Comelec won’t stop broadcast of Pacquiao fight

Paterno Esmaquel II
Comelec won’t stop broadcast of Pacquiao fight
Comelec Chairman Andres Bautista explains that there is no 'justiciable controversy' in Pacquiao's case because the fight has not happened

MANILA, Philippines – The Commission on Elections (Comelec) on Tuesday, March 29, said it has decided not to stop the broadcast of senatorial candidate Manny Pacquiao’s boxing match on April 9.

Comelec Chairman Andres Bautista said this was a unanimous decision by the poll body.

Bautista explained that there is no “justiciable controversy” in the case of the Sarangani representative because the fight has not happpened.

He also said there “was really no formal complaint that was filed in accordance with Comelec rules and procedures.”

Senatorial candidate Walden Bello, one of the two complainants, for instance only urged the poll body to decide if Pacquiao’s upcoming match will violate election rules. He did not file a disqualification petition.

Asked if the Comelec will allow the fight the go on April 9, Bautista said: “That is not really within our control. But we are not in a position right now to stop it because of the 3 things that we just mentioned.”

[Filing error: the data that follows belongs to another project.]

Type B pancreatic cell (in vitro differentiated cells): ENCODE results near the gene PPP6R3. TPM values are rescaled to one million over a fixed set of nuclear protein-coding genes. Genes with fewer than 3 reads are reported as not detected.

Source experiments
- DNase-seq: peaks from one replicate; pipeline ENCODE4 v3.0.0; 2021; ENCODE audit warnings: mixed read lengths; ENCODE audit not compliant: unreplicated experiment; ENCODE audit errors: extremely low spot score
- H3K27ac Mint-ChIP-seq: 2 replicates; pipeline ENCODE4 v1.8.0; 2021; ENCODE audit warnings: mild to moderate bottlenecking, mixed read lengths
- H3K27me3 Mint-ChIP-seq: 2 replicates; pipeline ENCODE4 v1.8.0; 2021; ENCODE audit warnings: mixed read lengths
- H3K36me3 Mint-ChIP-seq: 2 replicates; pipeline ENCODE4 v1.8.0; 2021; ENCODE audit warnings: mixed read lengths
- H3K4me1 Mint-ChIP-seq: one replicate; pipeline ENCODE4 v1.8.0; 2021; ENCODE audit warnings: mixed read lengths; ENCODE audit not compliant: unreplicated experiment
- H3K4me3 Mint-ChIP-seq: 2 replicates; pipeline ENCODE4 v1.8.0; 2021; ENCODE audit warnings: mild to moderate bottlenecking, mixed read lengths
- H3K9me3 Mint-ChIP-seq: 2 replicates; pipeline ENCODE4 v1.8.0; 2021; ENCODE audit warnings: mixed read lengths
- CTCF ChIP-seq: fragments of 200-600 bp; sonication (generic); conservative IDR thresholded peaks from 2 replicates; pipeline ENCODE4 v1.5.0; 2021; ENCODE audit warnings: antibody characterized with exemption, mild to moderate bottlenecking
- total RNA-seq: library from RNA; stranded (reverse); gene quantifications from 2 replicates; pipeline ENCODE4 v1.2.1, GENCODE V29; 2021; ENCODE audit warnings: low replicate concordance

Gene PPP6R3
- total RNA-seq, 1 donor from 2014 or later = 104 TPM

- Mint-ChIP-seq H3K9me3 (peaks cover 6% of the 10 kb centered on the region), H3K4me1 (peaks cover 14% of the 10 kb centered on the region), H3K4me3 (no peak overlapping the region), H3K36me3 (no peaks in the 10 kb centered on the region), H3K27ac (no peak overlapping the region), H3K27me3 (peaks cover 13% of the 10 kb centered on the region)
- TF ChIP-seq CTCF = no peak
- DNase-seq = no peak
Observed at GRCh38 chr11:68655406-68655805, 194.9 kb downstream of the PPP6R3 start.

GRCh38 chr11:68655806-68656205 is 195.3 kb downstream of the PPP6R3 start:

He was referring to the 3 reasons he cited – that there was no formal complaint, the fight has not happened, and there is no “justiciable controversy” in Pacquiao’s case.

Bautista said the Comelec, in effect, is technically not allowing Pacquiao’s fight but was only not acting on complaints against him.

This comes after former party-list representative Bello and former senator Rene Saguisag questioned Pacquiao’s upcoming boxing match before the Comelec.

Bello and Saguisag said Pacquiao’s match with Timothy Bradley Jr on April 9, exactly a month before the Philippine elections, will give him an unfair advantage over other candidates. – 

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Paterno Esmaquel II

Paterno R. Esmaquel II, news editor of Rappler, specializes in covering religion and foreign affairs. He obtained his MA Journalism degree from Ateneo and later finished MSc Asian Studies (Religions in Plural Societies) at RSIS, Singapore. For story ideas or feedback, email him at